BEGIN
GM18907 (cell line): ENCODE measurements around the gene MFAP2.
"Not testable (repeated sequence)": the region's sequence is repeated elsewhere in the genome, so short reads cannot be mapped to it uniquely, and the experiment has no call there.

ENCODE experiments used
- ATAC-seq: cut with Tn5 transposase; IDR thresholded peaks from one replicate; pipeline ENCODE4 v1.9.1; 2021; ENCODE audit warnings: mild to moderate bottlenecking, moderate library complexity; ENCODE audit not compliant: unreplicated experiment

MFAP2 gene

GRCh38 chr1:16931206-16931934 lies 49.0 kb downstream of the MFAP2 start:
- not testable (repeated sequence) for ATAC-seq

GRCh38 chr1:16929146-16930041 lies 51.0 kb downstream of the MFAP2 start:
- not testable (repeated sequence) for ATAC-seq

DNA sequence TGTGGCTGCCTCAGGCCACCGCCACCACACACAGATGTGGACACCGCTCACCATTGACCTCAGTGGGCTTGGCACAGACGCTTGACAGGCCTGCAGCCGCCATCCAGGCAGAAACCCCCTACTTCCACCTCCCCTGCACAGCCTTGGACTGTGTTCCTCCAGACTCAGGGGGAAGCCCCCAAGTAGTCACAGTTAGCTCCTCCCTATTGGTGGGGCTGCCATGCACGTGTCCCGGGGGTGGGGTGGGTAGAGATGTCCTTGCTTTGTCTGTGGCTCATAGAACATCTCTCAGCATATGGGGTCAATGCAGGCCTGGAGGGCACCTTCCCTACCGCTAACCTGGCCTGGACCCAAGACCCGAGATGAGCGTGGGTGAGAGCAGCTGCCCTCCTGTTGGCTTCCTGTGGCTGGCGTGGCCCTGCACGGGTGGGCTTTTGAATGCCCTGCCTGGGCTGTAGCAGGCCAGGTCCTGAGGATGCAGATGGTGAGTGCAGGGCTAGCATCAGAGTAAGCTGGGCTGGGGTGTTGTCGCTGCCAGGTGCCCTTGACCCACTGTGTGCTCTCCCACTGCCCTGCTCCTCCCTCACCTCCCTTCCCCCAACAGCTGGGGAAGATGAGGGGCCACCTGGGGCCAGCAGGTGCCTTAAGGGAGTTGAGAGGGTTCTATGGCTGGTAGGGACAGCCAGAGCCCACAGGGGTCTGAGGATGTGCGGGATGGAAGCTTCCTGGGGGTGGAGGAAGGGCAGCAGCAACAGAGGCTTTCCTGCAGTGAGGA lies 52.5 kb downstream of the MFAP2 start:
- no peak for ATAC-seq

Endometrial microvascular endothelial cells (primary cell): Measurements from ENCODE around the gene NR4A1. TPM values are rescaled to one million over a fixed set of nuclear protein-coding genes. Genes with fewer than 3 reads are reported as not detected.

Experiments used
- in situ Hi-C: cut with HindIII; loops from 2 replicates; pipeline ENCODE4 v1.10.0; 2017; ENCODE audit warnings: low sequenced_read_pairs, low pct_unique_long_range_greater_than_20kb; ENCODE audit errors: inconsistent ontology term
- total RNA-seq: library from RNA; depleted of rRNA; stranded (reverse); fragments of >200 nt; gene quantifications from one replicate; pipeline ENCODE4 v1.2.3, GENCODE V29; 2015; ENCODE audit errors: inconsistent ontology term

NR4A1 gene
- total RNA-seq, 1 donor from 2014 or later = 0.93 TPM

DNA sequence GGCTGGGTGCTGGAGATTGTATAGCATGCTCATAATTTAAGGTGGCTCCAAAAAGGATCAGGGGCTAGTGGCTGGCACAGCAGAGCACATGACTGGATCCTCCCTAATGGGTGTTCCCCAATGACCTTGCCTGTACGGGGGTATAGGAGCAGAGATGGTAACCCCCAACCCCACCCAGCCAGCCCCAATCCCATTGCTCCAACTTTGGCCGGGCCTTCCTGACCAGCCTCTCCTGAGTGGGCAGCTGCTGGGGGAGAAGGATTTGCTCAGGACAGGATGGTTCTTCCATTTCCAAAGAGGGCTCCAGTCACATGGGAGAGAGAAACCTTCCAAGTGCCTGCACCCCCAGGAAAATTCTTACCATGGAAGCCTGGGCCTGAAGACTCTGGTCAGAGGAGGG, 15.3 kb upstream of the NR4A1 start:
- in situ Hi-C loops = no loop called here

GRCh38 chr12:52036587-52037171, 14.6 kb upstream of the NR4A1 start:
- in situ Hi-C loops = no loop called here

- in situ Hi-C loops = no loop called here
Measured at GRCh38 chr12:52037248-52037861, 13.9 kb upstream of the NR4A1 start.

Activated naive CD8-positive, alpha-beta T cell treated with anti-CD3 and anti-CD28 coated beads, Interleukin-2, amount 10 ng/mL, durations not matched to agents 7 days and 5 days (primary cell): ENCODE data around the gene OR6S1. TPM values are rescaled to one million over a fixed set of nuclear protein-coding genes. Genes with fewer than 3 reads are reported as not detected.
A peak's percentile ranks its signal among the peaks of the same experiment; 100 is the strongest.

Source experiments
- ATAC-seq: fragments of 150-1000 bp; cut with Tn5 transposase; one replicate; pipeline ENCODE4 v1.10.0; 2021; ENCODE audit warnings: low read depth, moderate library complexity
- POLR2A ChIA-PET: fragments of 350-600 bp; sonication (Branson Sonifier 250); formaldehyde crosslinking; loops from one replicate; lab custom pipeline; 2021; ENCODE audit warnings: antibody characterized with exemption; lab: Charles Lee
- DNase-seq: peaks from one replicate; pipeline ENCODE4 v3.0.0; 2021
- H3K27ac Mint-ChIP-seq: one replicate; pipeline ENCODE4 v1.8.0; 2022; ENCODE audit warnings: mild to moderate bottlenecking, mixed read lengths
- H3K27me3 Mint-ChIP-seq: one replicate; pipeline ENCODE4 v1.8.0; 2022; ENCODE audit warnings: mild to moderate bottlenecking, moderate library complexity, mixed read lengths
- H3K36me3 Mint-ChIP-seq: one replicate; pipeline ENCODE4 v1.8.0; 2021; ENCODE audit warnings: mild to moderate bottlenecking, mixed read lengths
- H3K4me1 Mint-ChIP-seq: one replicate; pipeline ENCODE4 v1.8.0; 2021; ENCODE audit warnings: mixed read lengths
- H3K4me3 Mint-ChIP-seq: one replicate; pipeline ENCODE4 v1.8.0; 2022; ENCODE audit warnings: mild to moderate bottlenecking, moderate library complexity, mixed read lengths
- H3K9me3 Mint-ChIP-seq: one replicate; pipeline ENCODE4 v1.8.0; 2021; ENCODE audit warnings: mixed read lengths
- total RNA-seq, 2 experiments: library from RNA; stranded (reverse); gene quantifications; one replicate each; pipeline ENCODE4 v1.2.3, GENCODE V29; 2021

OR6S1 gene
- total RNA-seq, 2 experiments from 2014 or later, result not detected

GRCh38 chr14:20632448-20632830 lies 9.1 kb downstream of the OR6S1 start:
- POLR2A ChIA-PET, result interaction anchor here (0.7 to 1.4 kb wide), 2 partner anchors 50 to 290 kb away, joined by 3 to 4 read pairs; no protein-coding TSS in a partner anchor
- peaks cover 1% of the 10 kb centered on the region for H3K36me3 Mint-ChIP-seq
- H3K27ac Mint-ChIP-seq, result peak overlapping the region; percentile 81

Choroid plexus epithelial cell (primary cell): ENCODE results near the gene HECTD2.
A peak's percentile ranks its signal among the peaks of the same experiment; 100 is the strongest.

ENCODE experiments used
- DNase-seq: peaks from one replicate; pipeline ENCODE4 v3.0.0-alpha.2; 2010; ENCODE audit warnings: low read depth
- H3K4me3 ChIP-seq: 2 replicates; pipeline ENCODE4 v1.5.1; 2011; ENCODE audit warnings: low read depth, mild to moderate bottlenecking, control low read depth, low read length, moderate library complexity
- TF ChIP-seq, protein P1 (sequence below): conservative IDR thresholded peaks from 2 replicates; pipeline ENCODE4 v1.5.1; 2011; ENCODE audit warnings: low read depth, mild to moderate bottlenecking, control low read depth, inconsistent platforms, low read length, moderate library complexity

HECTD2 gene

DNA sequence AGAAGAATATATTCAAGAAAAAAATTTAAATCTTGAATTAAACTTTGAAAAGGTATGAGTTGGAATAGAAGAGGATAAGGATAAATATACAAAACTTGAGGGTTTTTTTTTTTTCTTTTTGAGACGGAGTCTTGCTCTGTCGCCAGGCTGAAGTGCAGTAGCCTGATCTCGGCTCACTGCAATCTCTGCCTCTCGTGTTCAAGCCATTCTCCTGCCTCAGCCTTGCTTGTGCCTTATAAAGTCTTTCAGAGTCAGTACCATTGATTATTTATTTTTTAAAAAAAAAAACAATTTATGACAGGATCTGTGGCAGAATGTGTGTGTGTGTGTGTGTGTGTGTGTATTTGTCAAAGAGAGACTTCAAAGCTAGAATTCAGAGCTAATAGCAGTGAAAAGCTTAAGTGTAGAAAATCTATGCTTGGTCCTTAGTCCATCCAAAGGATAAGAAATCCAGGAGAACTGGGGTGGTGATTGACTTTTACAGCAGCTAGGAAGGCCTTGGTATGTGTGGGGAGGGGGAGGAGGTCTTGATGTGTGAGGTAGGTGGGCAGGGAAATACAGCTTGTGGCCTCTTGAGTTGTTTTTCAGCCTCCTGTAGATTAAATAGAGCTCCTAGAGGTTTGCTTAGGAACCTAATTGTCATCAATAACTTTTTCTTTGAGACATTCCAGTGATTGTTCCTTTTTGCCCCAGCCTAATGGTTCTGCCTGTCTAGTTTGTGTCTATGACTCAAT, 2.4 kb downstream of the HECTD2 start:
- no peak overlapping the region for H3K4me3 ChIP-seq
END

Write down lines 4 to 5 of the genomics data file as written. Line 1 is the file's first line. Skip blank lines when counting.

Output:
- ATAC-seq: cut with Tn5 transposase; IDR thresholded peaks from one replicate; pipeline ENCODE4 v1.9.1; 2021; ENCODE audit warnings: mild to moderate bottlenecking, moderate library complexity; ENCODE audit not compliant: unreplicated experiment

MFAP2 gene